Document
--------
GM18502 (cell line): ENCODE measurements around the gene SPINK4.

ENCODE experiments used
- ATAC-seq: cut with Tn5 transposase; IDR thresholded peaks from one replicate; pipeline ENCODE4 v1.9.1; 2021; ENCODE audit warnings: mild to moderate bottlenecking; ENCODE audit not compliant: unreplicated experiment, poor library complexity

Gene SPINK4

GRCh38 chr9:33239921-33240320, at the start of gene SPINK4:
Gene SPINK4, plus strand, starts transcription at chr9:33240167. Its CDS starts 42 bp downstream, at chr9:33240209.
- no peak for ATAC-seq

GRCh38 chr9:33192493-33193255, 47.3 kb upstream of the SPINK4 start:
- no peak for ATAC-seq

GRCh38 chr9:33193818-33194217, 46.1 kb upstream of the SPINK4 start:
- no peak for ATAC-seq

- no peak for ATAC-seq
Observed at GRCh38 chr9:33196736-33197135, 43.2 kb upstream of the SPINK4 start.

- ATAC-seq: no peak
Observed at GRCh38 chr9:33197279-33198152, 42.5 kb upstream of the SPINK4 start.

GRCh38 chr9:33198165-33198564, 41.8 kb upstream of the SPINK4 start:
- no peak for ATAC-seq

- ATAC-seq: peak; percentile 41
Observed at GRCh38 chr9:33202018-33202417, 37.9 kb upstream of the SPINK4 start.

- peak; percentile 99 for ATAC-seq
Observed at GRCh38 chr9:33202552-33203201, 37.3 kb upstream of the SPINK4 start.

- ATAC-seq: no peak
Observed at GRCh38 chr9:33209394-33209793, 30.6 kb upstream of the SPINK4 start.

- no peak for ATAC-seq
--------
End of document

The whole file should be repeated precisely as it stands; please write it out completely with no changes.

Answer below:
GM18502 (cell line): ENCODE measurements around the gene SPINK4.

ENCODE experiments used
- ATAC-seq: cut with Tn5 transposase; IDR thresholded peaks from one replicate; pipeline ENCODE4 v1.9.1; 2021; ENCODE audit warnings: mild to moderate bottlenecking; ENCODE audit not compliant: unreplicated experiment, poor library complexity

Gene SPINK4

GRCh38 chr9:33239921-33240320, at the start of gene SPINK4:
Gene SPINK4, plus strand, starts transcription at chr9:33240167. Its CDS starts 42 bp downstream, at chr9:33240209.
- no peak for ATAC-seq

GRCh38 chr9:33192493-33193255, 47.3 kb upstream of the SPINK4 start:
- no peak for ATAC-seq

GRCh38 chr9:33193818-33194217, 46.1 kb upstream of the SPINK4 start:
- no peak for ATAC-seq

- no peak for ATAC-seq
Observed at GRCh38 chr9:33196736-33197135, 43.2 kb upstream of the SPINK4 start.

- ATAC-seq: no peak
Observed at GRCh38 chr9:33197279-33198152, 42.5 kb upstream of the SPINK4 start.

GRCh38 chr9:33198165-33198564, 41.8 kb upstream of the SPINK4 start:
- no peak for ATAC-seq

- ATAC-seq: peak; percentile 41
Observed at GRCh38 chr9:33202018-33202417, 37.9 kb upstream of the SPINK4 start.

- peak; percentile 99 for ATAC-seq
Observed at GRCh38 chr9:33202552-33203201, 37.3 kb upstream of the SPINK4 start.

- ATAC-seq: no peak
Observed at GRCh38 chr9:33209394-33209793, 30.6 kb upstream of the SPINK4 start.

- no peak for ATAC-seq